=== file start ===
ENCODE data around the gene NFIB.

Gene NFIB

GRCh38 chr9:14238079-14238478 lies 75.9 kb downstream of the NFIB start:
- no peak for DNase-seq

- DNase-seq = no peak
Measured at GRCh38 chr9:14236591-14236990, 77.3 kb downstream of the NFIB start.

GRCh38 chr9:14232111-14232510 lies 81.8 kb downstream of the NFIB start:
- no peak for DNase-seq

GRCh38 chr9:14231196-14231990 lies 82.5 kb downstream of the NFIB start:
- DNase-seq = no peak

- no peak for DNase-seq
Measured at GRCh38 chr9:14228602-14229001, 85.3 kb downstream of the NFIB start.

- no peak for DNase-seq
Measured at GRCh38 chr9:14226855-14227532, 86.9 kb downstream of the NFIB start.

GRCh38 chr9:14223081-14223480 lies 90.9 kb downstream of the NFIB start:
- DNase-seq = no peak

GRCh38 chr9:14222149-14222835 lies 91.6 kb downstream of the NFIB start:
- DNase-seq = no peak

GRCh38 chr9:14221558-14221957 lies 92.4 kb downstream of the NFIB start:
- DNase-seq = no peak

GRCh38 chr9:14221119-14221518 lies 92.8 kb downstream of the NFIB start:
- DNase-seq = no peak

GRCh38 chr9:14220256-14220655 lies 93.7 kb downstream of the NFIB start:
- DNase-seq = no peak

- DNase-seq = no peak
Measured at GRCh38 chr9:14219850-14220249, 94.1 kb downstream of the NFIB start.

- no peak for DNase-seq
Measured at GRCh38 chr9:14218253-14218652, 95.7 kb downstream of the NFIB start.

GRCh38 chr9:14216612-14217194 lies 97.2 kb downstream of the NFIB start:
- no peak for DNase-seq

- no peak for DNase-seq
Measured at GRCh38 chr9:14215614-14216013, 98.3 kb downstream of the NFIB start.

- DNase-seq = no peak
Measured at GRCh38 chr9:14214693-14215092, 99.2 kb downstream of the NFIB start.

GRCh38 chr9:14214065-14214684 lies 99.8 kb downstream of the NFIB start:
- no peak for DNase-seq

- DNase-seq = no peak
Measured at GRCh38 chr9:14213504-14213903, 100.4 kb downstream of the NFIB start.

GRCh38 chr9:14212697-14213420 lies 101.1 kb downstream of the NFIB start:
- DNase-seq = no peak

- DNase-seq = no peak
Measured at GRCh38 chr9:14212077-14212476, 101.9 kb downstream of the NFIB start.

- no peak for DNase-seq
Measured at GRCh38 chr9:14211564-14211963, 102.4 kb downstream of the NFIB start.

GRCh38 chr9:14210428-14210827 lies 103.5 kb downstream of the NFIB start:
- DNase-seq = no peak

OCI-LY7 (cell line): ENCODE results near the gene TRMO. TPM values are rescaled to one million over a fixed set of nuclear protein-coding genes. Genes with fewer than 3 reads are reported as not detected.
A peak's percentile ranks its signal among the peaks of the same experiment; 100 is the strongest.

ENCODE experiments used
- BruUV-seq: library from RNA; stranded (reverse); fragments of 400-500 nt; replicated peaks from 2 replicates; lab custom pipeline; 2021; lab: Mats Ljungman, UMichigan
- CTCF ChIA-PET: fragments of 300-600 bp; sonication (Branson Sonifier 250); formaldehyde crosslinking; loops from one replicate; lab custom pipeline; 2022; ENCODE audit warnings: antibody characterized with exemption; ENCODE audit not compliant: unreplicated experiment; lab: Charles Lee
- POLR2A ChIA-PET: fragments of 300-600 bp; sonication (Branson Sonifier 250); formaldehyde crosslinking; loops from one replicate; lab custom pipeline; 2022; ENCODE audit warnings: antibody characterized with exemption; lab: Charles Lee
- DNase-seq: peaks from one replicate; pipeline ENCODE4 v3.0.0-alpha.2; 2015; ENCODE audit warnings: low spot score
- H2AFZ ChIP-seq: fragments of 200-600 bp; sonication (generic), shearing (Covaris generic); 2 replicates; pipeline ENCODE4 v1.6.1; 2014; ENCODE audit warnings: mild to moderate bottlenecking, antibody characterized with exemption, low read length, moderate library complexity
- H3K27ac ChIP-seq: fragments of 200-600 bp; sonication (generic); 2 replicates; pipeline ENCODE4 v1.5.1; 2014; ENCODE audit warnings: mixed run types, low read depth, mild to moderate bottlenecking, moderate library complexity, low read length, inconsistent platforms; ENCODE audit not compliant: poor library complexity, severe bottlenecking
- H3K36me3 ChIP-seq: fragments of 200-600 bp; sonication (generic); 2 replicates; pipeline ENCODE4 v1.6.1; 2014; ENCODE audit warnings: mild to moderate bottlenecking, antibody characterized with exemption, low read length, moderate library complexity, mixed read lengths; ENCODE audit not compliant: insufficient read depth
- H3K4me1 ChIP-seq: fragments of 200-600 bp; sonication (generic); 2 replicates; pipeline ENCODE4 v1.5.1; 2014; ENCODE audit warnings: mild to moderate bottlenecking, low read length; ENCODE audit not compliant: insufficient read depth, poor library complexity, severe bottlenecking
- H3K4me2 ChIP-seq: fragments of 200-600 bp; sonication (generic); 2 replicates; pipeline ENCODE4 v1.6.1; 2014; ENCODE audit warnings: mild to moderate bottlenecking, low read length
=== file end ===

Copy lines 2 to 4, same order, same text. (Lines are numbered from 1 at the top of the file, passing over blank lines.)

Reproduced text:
Gene NFIB

GRCh38 chr9:14238079-14238478 lies 75.9 kb downstream of the NFIB start:
- no peak for DNase-seq